“I post my paintings on Facebook but never thought for once that someone from overseas could come to buy them. Then one day, an American woman, who is a doctor by profession, came to my place and told me that she saw the painting on my facebook page and she liked it,” says Solomon Tsega Zeab, a young painter who graduated from Tigray College of Arts in 2011 with diploma.
The woman, whose name he does not remember, came all the way to Addis Ababa and bought one of his favorite paintings for 4000 Birr. The painting was a portrait of an old small mud house which is on the verge of falling and an unfinished multi-story building, standing within distances in a place called Arat Killo at the heart of Addis Ababa. It is a realistic painting that shows both the old and newly emerging images of Addis.
Solomon has collection of his own creative paintings in his house that he never got the chance to show them at exhibitions for he could not access such events. Even if he managed to find people who own galleries to participate in their events or exhibitions, they put preconditions. They want 60 percent of the income from the sale of paintings displayed in their galleries, while the rest goes to the painter. Thus, he is forced to simply keep his paintings in his house and sometimes sell them cheap for individuals who happen to accidentally visit and show interest to buy. As a result his paintings still remain as colors behind a curtain.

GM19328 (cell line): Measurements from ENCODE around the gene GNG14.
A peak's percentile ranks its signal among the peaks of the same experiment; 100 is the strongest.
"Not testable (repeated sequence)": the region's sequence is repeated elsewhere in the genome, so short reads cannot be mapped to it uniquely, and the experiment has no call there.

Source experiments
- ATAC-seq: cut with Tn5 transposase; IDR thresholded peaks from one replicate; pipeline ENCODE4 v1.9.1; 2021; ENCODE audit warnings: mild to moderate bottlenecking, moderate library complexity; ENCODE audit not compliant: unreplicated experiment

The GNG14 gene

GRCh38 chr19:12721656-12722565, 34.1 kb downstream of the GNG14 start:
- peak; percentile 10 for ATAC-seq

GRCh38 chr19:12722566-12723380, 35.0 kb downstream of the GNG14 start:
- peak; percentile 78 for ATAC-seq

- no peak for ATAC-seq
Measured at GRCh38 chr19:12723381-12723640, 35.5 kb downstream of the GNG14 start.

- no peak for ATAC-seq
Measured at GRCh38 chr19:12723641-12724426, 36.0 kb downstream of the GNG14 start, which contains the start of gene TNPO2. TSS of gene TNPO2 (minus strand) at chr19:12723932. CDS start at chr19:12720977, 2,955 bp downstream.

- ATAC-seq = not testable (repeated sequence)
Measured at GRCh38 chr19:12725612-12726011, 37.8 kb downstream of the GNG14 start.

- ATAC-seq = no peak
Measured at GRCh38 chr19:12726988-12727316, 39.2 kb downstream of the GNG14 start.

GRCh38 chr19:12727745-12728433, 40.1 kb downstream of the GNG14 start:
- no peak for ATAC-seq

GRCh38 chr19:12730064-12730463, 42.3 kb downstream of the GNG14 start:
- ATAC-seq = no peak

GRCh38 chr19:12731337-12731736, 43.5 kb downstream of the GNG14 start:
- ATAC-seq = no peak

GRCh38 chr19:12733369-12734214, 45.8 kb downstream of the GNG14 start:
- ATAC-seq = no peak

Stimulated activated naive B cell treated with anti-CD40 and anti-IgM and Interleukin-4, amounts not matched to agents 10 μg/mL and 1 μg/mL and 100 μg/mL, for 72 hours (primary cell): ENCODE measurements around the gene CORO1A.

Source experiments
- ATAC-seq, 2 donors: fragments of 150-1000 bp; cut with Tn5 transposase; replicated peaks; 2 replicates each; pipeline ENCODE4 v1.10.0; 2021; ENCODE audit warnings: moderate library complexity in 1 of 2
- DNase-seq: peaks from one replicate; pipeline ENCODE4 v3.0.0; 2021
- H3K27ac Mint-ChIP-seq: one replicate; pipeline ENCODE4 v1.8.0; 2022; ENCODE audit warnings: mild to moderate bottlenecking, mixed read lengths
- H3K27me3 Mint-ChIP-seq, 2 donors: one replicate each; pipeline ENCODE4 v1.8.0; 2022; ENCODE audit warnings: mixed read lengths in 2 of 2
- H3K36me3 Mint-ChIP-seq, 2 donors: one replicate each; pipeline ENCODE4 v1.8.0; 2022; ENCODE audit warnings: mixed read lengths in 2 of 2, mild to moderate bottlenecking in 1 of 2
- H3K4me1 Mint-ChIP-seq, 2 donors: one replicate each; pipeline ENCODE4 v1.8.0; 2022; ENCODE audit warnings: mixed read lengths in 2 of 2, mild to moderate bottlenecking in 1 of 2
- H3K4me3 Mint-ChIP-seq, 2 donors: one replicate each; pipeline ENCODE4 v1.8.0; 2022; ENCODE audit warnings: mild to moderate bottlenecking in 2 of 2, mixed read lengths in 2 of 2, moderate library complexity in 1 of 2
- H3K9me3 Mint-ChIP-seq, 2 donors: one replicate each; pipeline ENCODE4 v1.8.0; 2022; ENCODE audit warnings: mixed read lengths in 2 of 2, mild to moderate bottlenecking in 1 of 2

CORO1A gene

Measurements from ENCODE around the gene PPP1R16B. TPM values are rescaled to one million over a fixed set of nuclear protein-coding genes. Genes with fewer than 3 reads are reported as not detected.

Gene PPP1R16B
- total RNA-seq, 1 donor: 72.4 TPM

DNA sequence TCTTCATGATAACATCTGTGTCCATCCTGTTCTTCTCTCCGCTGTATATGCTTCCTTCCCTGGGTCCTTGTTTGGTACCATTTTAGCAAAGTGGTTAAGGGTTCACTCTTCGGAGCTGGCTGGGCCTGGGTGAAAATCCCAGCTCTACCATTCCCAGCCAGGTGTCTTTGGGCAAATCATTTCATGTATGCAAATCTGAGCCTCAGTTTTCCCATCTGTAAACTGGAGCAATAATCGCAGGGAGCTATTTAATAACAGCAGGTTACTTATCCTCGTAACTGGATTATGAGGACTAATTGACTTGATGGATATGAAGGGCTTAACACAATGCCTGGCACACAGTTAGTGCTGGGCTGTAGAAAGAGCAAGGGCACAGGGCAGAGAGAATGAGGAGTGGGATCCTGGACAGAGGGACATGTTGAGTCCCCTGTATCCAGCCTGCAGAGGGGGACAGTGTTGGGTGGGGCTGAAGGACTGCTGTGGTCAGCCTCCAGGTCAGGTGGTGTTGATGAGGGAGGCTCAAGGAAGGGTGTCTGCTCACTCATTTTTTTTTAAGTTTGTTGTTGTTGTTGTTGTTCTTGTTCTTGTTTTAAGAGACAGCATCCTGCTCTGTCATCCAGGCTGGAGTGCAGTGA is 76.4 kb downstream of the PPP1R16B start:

“Reality is my motivation and most of my art works are realistic,” he tells The Ethiopian Herald.
In addition he likes to express the bright side of life in his paintings. “Such works of art could inspire people to envision a better future for themselves and the coming generations. It could also be used to motivate people to make valuable contributions for the nation’s progress towards sustainable development and economic growth.”
On the other hand, Agegnehu Adane a lecturer in Alle School Fine Arts and Design of Addis Ababa University says painting art should also be understood as a very important tool to promoting the real image and advancement of a nation and the life style, culture and history of its peoples. “In this case, art of painting has been playing significant role both in Spiritual services and material life style of Ethiopians.”
According to him, the art is improving from time to time in Ethiopia. Ever since it became one field of study in the modern education of the country, it has brought many changes in its sixty years. There are internationally praised artists who’ve contributed a lot for the world of art. There are still artists emerging and they are products of the school. The school is still training and graduating students. But the number of the students that joins the college are few because teaching materials in the field are expensive and due to budget limitations.
However, whether or not Ethiopia is really utilizing its artistic potential of painting towards promoting or advocating socioeconomic progress of its people’s remains to be a question, he notes.
Solomon and many others like him still are looking for chances to share their painting works of art with the public and gain the necessary benefits. And Solomon argues that there is no or very little awareness about the significance of art and not that much concern or effort is there to promote the profession.
Over 100,000 graduates of higher educational institutes including the TVET centers are joining the skilled laboure force in Ethiopia as the numbers of universities kept on increasing. And the concern of sustaining the rapid economic growth through every developmental sector depends on how the Nation uses this educated man power. However, the understanding towards the crucial role of creative works of art on the efforts of development, particularly paintings, seems be unnoticed. Compared to other areas of studies available in Universities throughout the Nation, the numbers of art schools or departments are few and hence it need due attention.
BY HENOK TIBEBU